Made in the late 60’s, this film and it’s ending has been lampooned, parodied and down right copied over the years.  I’m sure that there were films that became before it that explored the forbidden love angle but somehow this film didn’t really come out and grab me as a whole.

Many could go on and say that the subject matter of the film was or could have been controversial for that time but I’d have to argue that point by saying that in comparison with what was going on in that time frame and the maverick film directors like Dennis Hopper and John Cassavettes that this film was almost tame by this time.  It’s like the film missed it’s mark by a couple of years.

The major issues with the film is that it seems to be lifeless at times.  Hoffman’s Benjamin and Ellen seem to be lifeless organisms just hanging around, moving with the flow of the story and plot.  In fact, one could say that the only character that had any life in the film was Bancroft’s Mrs. Robinson.  She’s a woman stuck in a boring life, forced to live this so called expected life.  She wants to explore the vibrancy of sex, to experiment, to liberate herself. Ellen has almost no dialog in the film and what dialog she has is useless and empty.  The ending scene might come off to some as he won and got the girl.  I see it as a nervous realization that these two boring characters have said very little to each other and might have nothing interesting to say in the future.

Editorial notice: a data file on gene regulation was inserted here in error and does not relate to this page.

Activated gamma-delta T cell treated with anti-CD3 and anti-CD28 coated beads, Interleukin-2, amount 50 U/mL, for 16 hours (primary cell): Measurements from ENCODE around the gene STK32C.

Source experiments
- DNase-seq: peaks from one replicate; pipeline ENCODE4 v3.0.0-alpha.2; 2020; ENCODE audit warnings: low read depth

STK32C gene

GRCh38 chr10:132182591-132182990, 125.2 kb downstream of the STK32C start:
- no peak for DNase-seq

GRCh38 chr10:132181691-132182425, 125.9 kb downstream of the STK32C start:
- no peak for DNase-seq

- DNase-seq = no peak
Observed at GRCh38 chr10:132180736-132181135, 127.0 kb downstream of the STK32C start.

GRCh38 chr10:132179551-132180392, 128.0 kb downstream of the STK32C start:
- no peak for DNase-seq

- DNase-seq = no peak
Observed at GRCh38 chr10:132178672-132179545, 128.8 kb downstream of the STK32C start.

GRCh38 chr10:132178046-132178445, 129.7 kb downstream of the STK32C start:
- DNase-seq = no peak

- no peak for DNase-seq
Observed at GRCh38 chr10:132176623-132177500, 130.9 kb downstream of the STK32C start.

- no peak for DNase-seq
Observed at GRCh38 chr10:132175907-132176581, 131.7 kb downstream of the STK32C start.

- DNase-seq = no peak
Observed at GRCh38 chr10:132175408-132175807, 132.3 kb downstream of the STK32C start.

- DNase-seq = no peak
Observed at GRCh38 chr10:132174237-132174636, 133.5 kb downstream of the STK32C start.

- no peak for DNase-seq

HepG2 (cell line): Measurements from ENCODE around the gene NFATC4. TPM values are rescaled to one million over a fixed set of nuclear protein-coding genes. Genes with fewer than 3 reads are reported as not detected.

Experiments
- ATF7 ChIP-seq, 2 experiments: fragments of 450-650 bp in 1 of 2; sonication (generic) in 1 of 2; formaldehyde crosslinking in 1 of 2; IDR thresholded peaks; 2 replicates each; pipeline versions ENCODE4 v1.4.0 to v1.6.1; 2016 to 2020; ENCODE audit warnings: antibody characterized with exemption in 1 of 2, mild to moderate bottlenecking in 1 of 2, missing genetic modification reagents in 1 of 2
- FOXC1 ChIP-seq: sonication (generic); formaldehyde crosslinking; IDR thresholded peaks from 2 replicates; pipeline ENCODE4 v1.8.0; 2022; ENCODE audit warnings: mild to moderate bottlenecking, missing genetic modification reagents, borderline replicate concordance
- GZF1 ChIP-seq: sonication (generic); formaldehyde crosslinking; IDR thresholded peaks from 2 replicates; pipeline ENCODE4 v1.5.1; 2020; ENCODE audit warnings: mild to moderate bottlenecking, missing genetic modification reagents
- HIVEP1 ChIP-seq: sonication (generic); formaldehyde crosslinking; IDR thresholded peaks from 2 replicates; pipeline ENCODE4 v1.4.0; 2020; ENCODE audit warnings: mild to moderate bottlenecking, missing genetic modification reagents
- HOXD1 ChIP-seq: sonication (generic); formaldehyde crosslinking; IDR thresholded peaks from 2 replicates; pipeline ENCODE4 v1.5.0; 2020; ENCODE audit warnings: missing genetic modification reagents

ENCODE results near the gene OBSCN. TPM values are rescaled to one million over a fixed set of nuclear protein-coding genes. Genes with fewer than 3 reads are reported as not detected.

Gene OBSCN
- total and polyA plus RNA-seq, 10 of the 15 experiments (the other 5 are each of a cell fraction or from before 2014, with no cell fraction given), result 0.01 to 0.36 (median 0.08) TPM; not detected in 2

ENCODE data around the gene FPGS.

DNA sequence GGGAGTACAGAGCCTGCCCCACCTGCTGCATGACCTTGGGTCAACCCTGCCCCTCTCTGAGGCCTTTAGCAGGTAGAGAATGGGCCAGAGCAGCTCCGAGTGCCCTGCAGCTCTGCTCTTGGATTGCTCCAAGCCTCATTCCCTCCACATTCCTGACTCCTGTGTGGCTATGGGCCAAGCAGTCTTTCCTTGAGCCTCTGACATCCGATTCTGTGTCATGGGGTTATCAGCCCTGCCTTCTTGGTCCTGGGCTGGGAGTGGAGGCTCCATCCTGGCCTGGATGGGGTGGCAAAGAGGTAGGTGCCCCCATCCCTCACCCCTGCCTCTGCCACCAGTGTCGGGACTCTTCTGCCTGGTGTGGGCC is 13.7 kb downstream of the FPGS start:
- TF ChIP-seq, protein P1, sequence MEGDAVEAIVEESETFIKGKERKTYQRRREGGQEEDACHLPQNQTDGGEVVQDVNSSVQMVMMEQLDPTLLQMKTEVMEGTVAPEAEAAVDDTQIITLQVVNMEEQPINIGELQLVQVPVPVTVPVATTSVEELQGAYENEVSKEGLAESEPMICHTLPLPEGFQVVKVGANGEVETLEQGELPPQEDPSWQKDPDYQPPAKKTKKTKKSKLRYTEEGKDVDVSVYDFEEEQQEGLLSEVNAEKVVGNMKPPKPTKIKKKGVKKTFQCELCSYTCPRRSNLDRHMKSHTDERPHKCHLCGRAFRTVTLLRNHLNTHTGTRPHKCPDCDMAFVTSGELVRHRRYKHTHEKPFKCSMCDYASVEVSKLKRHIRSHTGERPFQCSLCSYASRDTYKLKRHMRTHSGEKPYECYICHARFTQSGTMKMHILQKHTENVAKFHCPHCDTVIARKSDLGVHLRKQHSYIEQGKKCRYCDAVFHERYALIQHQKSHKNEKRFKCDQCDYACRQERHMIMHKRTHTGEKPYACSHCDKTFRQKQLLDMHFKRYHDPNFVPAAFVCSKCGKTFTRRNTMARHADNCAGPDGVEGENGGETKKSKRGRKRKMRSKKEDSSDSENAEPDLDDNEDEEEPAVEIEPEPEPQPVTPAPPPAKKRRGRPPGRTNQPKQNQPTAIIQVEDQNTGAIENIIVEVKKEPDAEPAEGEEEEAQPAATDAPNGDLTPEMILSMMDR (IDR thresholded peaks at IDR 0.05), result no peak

I understand that with no direction, Benjamin might come off as rebelling against authority but in fact it’s like he’s in some sort of stasis, seeming to be more comfortable at the bottom of a swimming pool than being a reflection of the times.  The times of questioning and out-right challenging authority and the status qua.

This film is tamer seen in today’s standards.  It could be seen as a film about a man with limited focus and interest who gets the chance to have an affair with the hottest wife in the neighborhood only to throw it away to marry the dorky or nerdy daughter.

 

3 out of 5.

 

James